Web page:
The government plan to upgrade Saidpur airport from domestic to international has had an unexpected consequence--a rush to build homes around the runway.
Residents of the northern town believe the authorities will pay better prices for homesteads when acquiring land for expansion of the airport. As a result, many have gone on what appears to be a home-building spree on farm land with no utility connections.
“This is our little effort at getting better prices. The value of land in the area would double or triple in a couple of years. But that will be of no use to us, as the government is acquiring the land soon,” said Haider Ali, who recently built a house on his land near the airport, said.
Like him, many residents of Telipara, Bhujaripara, Baroishal, and Chowmohoni villages around Saidpur Airport have built homes mostly of corrugated iron sheets and bamboos.
Officials, however, have a less charitable view towards the landowners in the area.
Shahin Ahmed, manager of the airport, said, “The district administration and civil aviation authorities conducted two surveys in September-October last year. They prepared a map and took video clips of the area.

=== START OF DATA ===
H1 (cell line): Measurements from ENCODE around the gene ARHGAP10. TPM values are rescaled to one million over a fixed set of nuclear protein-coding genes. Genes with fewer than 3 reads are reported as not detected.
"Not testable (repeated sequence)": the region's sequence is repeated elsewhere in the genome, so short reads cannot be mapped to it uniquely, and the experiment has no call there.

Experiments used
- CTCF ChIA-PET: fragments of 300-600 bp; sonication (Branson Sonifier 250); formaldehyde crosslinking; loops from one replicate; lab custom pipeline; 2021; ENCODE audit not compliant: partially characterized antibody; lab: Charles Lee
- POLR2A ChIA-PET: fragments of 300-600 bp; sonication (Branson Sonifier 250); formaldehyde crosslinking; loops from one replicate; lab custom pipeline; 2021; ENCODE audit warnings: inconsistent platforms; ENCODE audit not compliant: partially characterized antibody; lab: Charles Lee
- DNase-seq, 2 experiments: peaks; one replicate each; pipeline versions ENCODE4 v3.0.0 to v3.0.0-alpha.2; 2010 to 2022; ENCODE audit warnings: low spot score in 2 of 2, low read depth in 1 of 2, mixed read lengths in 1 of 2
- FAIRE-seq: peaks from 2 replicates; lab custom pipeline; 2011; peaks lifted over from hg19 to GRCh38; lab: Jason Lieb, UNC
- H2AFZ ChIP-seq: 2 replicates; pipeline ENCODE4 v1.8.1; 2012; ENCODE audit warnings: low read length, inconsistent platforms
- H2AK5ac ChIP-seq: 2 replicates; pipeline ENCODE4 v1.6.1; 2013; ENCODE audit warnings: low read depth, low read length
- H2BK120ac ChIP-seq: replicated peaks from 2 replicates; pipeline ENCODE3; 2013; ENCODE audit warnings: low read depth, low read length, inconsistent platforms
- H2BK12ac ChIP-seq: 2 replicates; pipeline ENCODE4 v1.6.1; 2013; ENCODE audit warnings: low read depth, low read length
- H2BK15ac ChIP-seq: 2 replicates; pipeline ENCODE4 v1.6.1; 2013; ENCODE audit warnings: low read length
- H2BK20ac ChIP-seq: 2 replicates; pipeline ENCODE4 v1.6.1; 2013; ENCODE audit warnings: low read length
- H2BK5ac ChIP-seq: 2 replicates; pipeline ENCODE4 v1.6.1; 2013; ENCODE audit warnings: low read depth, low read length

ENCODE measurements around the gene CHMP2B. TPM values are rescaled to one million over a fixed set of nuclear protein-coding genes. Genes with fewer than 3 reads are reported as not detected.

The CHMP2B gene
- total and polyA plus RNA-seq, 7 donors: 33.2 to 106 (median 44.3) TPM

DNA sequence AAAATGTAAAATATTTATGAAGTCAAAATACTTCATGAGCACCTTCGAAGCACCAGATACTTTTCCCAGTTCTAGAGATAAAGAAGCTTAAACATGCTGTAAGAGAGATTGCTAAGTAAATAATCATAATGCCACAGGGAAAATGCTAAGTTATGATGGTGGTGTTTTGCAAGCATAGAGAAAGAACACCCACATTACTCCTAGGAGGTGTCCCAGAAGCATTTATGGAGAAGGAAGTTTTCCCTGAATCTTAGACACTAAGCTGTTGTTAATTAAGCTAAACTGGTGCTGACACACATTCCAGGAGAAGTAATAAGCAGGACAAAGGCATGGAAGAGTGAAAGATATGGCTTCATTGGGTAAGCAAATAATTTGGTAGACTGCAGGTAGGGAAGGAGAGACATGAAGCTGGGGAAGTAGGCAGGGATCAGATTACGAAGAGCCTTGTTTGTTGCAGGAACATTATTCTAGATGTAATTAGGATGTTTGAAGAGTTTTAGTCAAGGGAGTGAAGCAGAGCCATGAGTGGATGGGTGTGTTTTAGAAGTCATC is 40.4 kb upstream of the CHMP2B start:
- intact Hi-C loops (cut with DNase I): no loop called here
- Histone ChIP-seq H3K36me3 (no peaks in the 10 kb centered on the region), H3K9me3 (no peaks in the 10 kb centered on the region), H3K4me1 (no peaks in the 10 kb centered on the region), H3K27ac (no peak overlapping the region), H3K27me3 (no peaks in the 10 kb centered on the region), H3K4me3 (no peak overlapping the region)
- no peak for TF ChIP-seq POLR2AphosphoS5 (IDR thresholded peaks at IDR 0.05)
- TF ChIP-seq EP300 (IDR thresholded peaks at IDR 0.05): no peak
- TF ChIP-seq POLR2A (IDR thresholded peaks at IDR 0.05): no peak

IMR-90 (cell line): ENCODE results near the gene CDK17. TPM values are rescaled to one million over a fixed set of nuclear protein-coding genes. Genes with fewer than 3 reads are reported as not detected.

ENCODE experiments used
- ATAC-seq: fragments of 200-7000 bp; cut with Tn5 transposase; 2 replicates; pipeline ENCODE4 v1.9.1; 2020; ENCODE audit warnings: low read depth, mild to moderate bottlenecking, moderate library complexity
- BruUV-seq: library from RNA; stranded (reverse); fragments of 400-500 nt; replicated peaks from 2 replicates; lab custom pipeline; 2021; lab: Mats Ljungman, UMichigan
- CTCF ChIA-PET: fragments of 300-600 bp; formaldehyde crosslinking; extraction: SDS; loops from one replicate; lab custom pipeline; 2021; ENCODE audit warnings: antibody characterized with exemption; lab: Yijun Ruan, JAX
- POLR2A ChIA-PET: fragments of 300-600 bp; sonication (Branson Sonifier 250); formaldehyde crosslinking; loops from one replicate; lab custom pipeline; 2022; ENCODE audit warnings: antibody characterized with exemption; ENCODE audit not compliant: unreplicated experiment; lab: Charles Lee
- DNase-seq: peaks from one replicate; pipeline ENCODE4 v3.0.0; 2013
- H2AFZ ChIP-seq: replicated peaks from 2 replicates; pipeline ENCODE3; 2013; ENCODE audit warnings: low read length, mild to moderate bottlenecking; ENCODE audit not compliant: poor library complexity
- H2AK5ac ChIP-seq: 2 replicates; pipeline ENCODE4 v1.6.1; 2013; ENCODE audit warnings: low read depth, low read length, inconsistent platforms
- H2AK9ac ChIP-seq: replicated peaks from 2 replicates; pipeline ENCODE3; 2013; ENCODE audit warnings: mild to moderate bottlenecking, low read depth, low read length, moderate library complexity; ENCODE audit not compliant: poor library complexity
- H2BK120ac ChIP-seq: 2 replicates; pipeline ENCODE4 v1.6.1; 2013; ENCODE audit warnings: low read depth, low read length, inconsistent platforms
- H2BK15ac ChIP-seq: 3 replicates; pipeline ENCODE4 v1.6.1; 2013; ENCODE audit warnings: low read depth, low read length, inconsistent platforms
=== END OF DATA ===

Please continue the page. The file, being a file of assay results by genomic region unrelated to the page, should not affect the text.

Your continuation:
“Building new homes and planting trees will not bring better prices. The land will be priced according to what is in the video footage.”
In a similar note, Shuvashis Chakma, acting land acquisition officer of Nilphamari, told The Daily Star that the administration would pay fair and reasonable prices for land.
About 912 acres of land will be acquired by the government in Saidpur and Parbotipur upazila of Dinajpur, he added.
Saidpur is a commercial hub of several districts and one of the most important economic zones of the country. Four airlines operate nine flights a day at the airport.
The government plans to double the length of the existing 6,000 feet runway and build modern terminals and air traffic control systems.
Shahin Ahmed said, “The airport is being upgraded to promote trade, tourism and co-operation with South Asian countries like Nepal, Bhutan and the Seven Sister States of India. Land must be acquired for the expansion.”
Visiting the airport area recently, this correspondent talked to a number of people who were building houses. Most of them said they were hired to make the houses.
“After the houses are built, the land owners pay people to live there to make them appear inhabited,” said Zaber Ali, who was hired for Tk 500 by a landowner to take care of four homes built recently in the vicinity of the runway.
Moksudul Ali, another labourer of Chowmohoni village, said he built a house and was being paid to care of it.